58. Arguments were put forward by counsel for the 4th Party, Ms. Omuku and Mr. Wambugu, counsel for the four federations joined as interested parties to the effect that they equated absence from office to vacancy therein.
59. The Tribunal finds that the notice in as far as it was issued by the Deputy Secretary General is valid. Contrary to what Mr. Oluoch deponed, there is no need for a committee or body to grant powers to the Deputy Secretary General every time the Secretary General would be absent from office. This would result in an absurdity and an administrative nightmare.
60. Further, the act of the Secretary General to ratify the issuance of the notice to convene the SGM suffices to correct any errors that might be posed in opposition to the validity of the said notice premised on the identity of the issuer.
61. The Tribunal notes that the amount of time between 20th January, 2015 and 14th February, 2015 was 3 weeks and 4 days which surpasses the minimum 21 day notice required for convening an SGM under the KNPC Constitution. To this extent the notice to convene the SGM was valid.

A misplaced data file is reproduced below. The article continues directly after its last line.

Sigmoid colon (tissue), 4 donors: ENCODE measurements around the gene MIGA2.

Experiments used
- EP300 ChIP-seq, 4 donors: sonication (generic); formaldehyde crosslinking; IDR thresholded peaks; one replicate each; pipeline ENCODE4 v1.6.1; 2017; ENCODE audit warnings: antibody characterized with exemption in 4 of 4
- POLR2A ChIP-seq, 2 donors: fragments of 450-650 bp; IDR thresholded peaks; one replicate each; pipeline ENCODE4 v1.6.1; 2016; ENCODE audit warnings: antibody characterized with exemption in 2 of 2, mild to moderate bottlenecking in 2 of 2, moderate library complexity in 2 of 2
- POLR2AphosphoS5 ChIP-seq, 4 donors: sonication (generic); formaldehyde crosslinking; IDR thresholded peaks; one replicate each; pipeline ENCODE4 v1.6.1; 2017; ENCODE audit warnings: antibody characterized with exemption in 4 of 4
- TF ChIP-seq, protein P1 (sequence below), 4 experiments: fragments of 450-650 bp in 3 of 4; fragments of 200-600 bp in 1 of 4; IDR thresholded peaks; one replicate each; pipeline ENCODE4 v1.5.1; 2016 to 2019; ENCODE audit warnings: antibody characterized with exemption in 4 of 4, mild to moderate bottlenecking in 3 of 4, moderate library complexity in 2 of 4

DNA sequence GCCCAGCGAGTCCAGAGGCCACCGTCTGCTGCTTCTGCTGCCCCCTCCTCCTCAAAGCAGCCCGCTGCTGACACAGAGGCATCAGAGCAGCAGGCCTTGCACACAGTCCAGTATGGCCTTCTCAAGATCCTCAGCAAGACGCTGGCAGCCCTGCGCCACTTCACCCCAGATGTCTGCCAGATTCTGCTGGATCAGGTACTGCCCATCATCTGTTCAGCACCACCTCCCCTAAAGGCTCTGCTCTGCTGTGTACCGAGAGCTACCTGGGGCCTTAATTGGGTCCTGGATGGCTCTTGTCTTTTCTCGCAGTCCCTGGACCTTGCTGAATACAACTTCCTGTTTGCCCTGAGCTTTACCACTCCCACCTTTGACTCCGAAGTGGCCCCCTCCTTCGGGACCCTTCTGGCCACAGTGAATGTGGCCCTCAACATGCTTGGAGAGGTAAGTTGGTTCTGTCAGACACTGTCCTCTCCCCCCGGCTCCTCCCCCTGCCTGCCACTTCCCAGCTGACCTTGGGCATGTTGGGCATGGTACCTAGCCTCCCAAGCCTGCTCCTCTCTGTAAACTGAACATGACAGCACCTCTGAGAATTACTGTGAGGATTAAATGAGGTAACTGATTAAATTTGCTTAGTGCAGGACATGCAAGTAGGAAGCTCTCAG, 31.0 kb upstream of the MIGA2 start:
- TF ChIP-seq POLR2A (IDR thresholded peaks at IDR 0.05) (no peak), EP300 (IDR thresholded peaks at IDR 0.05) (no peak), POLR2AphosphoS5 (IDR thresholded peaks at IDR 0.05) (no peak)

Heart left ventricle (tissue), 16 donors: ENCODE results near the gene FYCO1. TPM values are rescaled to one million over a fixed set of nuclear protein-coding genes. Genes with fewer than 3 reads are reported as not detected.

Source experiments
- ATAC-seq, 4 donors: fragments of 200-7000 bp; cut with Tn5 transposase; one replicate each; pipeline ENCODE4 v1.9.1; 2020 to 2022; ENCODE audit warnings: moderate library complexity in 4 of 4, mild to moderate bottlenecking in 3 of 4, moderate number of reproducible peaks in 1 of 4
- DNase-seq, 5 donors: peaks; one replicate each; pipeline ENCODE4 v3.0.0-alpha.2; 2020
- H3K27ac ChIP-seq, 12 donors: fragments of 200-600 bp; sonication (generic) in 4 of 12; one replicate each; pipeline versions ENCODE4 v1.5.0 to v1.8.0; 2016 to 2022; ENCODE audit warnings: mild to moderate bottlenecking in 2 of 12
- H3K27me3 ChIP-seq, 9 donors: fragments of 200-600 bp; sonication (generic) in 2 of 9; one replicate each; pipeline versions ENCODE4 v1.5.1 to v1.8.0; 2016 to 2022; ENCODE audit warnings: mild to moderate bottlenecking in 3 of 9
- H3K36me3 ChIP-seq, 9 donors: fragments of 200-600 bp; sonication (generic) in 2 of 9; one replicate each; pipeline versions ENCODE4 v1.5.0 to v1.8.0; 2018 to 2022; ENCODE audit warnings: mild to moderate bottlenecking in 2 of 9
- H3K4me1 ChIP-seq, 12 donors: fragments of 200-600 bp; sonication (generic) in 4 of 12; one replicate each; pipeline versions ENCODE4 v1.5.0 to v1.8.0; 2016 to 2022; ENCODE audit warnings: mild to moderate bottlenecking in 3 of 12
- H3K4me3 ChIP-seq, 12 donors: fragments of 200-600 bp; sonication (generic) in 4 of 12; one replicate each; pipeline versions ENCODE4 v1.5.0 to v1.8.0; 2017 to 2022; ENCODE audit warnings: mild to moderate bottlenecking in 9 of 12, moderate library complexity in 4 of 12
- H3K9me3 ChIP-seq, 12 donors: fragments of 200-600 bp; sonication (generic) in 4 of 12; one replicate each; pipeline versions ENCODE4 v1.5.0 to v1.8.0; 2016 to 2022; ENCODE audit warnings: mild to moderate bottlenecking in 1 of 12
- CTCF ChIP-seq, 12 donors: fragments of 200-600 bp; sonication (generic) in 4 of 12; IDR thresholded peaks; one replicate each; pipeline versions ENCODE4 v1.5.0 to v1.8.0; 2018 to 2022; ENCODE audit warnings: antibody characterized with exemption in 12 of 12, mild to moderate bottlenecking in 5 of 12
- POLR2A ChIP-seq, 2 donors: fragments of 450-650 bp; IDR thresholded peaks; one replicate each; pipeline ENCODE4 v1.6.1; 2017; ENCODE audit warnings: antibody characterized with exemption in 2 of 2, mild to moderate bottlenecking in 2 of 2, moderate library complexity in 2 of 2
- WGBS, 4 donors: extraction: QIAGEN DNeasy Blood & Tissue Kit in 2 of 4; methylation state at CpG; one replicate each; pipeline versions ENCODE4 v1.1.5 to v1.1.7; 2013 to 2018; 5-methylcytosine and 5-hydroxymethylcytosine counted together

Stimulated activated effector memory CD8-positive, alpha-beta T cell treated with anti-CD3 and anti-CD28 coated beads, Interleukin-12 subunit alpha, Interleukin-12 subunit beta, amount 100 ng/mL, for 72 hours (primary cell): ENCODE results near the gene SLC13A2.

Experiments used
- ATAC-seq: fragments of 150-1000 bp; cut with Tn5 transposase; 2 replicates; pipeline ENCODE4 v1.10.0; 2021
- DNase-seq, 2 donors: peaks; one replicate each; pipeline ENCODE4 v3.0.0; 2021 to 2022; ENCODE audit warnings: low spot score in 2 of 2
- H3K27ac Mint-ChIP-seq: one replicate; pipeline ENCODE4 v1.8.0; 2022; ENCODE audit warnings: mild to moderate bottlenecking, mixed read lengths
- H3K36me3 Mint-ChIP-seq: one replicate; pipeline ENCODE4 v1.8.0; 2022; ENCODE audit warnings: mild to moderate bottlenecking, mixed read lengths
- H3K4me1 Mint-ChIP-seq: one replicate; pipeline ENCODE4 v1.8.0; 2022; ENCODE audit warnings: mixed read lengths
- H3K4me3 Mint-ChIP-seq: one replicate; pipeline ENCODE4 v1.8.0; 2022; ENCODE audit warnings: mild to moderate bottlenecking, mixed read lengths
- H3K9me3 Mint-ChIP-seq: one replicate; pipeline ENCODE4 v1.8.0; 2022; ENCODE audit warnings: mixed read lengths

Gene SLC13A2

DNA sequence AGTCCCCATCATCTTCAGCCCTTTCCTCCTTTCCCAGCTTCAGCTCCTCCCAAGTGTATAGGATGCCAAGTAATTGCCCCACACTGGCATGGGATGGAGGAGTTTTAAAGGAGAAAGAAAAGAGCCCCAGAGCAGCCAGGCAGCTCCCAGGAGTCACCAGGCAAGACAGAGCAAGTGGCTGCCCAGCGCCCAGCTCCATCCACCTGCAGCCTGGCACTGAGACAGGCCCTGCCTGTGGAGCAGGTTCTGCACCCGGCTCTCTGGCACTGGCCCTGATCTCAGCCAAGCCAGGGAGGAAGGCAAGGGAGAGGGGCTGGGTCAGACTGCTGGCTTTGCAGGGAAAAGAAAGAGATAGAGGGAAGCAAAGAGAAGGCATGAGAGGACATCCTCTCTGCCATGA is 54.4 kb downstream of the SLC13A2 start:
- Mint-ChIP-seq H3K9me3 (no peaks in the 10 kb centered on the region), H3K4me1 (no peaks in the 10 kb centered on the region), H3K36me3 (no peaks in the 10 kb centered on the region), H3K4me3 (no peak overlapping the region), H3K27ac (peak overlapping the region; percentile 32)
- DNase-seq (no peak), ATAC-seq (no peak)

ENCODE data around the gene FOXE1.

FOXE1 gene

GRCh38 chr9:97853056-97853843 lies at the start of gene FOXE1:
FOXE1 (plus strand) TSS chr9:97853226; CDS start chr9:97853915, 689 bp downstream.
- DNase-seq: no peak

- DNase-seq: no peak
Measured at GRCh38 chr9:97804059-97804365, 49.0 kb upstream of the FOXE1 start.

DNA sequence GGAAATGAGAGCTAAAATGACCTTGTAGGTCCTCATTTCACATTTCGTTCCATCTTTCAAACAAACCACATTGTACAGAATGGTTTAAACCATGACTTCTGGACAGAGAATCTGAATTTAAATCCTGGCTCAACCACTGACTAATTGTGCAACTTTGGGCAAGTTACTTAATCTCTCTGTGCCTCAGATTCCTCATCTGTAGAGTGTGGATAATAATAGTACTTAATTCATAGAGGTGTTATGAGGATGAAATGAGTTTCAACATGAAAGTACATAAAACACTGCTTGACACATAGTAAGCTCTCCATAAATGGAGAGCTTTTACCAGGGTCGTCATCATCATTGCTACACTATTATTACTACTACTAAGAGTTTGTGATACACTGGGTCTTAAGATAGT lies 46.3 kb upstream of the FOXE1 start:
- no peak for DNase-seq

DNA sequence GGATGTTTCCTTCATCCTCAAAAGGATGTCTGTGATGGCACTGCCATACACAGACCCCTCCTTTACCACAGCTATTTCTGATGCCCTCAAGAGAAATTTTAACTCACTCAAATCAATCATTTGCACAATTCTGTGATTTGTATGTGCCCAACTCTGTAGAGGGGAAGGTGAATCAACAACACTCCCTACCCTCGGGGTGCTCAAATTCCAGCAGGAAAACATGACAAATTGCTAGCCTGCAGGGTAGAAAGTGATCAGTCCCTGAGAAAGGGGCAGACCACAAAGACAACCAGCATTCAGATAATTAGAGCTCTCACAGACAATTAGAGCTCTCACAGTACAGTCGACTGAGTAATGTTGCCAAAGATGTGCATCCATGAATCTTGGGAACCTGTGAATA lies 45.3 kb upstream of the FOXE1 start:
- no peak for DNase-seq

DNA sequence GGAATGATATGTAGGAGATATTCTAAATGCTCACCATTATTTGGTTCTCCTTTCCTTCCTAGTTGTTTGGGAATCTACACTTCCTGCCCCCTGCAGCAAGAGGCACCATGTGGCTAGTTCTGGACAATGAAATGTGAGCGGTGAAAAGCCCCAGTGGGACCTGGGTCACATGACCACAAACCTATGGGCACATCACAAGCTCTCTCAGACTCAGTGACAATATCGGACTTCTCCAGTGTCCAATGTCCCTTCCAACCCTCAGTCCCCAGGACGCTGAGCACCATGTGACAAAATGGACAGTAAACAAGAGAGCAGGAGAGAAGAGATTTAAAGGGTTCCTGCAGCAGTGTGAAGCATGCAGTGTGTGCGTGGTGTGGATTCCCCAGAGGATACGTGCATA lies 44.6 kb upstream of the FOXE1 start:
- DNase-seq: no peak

62. Finally, the Tribunal finds that the notice to convene the AGM dated 20th January, 2015 was valid as it set the agenda and gave notice of the meeting as is required under Article 126.96.36.199.5 of the KNPC Constitution.
Whether the acts of the 2nd Party amount to meddling and interference in the management of KNPC
63. The Petitioner attributes the suspension by IPC to the constant meddling and interference in KNPC by the 2nd and 4th Party. To support this allegation, it adduced evidence.
64. On the other hand, the 2nd Party vehemently denies the allegations and stated this at the hearing through its advocate, Ms. Mwangi and through the Commissioner of Sports, Mr. Oluoch.
65. On the allegations of threat to the Dennis Muga led faction, the 2nd Party added that the allegations were not substantiated as there are no letters from the Commissioner threatening any KNPC members. She informed the Tribunal that the letter she had seen indicated the consequences in law for any continued misconduct. Further, the Commissioner was merely asking them not to proceed with the said SGM until reconciliation efforts bore fruit so that there would be a peaceful SGM. It was an effort in good faith.
66. The Amicus Curiae through its advocate, Mr. Wabilianga who was holding brief for Mr. Kanyonge and through its submissions explored in depth the relationship between the autonomy of sports and government interference.
67. While making reference to the International Olympic Committee (IOC) resolution which was adopted by consensus at the 69th regular session of the UN General Assembly (UNGA), it submitted that the concept of autonomy of sports and government interference has two facets. Of significance to the issue at hand is the following facet: